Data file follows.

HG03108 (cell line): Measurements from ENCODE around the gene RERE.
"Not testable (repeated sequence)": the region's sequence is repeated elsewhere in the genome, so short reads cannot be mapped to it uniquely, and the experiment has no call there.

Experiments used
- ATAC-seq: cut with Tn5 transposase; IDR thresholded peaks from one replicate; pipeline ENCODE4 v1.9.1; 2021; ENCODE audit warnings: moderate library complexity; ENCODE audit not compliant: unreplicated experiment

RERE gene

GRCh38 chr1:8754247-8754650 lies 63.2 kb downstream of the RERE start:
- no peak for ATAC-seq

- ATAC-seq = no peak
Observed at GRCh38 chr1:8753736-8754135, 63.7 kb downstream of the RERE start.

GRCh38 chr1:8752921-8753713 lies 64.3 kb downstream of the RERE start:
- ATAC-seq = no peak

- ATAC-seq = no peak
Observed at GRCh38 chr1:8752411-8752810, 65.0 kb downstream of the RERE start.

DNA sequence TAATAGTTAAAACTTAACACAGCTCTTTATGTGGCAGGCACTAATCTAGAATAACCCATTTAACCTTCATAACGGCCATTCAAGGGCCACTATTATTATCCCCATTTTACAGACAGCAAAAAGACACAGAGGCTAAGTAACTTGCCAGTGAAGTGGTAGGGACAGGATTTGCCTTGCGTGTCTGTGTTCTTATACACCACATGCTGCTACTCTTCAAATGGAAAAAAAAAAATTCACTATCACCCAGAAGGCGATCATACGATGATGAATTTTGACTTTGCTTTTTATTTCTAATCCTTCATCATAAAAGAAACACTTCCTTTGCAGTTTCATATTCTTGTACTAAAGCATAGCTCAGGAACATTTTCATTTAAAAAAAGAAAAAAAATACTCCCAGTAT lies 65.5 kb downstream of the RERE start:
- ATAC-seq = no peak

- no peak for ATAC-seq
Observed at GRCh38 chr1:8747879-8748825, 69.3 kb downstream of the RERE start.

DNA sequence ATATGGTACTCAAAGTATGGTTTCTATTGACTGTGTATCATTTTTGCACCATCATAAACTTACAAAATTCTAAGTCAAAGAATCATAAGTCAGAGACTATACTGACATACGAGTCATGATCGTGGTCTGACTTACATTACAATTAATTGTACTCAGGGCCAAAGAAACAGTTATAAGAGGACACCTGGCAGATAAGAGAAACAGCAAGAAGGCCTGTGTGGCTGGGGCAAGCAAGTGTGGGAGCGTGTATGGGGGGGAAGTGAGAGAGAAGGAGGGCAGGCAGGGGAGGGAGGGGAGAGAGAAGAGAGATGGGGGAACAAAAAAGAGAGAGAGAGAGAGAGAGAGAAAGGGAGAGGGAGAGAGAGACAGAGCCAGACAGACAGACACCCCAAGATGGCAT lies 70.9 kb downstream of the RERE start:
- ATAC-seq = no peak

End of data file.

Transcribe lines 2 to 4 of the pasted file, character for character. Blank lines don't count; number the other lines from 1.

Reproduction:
"Not testable (repeated sequence)": the region's sequence is repeated elsewhere in the genome, so short reads cannot be mapped to it uniquely, and the experiment has no call there.

Experiments used
- ATAC-seq: cut with Tn5 transposase; IDR thresholded peaks from one replicate; pipeline ENCODE4 v1.9.1; 2021; ENCODE audit warnings: moderate library complexity; ENCODE audit not compliant: unreplicated experiment